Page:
Fortuño to PJM: Puerto Rico Statehood Before Immigration Reform

WASHINGTON -- Former Puerto Rico Gov. Luis Fortuño said Congress and President Obama should make Puerto Rico a state before any immigration bill is signed into law.

“In the case of the Puerto Rican citizens that reside in Puerto Rico, you are dealing with American citizens, natural-born American citizens, so if you’re ever going to deal with illegal immigrants, which is, I’m not saying you should never deal with the issue, but shouldn’t you first deal with your own?” Fortuño told PJ Media after an event on Tuesday evening at George Washington University on Puerto Rico’s economy.

“That’s essentially the question you are asking, and I think it’s a very good question – and indeed I believe this matter requires and demands leadership stemming from Washington to be addressed as soon as possible,” he added.

Fortuño, a Republican, pointed out that Puerto Ricans are able to join the U.S. military but cannot choose their commander in chief in the presidential election.

“It’s morally wrong and it has to be addressed and it has to be resolved one way or another,” he said.

The territory also has a representative in Congress who cannot vote. Puerto Ricans currently pay Social Security and Medicare taxes but not federal income taxes. Puerto Ricans do not qualify for select federal programs but Fortuño stressed they are not looking for a “free lunch.”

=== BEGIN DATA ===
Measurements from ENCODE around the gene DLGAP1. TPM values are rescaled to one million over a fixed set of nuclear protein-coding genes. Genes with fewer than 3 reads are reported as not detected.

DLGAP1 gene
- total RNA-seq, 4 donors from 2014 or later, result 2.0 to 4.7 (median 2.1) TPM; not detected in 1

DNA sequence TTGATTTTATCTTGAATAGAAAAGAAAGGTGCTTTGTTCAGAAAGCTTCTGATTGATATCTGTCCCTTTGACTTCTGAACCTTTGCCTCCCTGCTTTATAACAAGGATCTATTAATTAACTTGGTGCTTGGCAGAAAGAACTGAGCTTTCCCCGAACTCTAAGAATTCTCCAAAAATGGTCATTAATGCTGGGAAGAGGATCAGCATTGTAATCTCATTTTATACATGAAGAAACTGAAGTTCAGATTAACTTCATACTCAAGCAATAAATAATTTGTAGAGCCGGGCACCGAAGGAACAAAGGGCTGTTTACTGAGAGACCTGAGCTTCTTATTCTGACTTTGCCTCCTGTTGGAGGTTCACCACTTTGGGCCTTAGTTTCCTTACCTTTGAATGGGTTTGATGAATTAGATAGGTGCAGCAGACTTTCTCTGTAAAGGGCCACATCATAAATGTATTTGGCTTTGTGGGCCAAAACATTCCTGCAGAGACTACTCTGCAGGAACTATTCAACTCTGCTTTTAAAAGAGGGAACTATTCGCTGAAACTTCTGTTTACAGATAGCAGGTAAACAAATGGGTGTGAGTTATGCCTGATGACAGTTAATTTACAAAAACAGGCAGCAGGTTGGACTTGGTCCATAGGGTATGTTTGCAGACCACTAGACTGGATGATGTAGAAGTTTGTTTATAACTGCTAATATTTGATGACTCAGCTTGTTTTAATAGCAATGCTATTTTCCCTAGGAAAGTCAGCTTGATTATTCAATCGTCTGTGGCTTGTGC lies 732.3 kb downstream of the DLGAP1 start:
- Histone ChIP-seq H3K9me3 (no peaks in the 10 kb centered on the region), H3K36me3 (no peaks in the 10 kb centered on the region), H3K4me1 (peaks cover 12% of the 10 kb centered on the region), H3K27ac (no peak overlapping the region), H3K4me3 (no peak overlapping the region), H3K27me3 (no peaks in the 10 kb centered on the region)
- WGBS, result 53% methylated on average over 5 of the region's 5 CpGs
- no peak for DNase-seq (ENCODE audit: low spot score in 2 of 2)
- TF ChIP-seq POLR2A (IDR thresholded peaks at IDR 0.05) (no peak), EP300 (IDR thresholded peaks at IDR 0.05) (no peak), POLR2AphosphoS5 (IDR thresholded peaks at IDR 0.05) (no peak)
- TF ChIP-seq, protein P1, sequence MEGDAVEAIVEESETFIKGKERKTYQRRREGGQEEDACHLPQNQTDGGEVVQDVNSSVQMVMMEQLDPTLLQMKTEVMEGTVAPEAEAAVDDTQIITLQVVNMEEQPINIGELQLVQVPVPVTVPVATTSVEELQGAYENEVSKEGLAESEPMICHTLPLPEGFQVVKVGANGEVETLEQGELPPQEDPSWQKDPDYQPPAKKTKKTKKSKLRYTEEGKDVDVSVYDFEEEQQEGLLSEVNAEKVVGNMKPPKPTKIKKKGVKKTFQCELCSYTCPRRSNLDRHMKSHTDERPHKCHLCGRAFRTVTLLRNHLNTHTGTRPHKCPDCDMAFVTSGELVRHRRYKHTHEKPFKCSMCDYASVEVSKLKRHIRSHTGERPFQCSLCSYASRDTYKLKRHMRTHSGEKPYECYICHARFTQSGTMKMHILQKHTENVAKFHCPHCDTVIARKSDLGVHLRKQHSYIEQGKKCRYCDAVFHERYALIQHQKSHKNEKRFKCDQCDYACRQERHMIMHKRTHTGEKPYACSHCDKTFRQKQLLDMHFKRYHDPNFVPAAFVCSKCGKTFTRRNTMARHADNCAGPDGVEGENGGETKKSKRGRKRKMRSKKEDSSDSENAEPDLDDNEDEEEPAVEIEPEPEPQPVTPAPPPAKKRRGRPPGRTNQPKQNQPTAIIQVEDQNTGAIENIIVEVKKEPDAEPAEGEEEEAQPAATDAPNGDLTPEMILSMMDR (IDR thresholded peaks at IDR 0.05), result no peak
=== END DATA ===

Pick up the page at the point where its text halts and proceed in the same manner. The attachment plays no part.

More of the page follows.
“Most importantly, it’s not programs. It’s the right to elect those that are going to make decisions on your behalf. We only have one non-voting congressional member. It makes no sense,” he said, explaining the benefits of statehood.

In 2008, Fortuño was chosen as the first Republican elected governor of Puerto Rico since 1969. He previously served as Puerto Rico’s non-voting member of Congress. Fortuño endorsed Mitt Romney in the 2012 presidential election and was floated as a potential vice presidential candidate. He lost his re-election bid to Democratic Gov.-elect Alejandro Garcia Padilla in 2012.

In a November 2012 two-part nonbinding referendum, a majority of Puerto Ricans, 54 percent, voted against preserving the territory’s present status. In the second part, 61 percent voted for statehood as an alternative to the current status.

Contrary to what some may believe, Fortuño said making Puerto Rico a state would not require a constitutional amendment.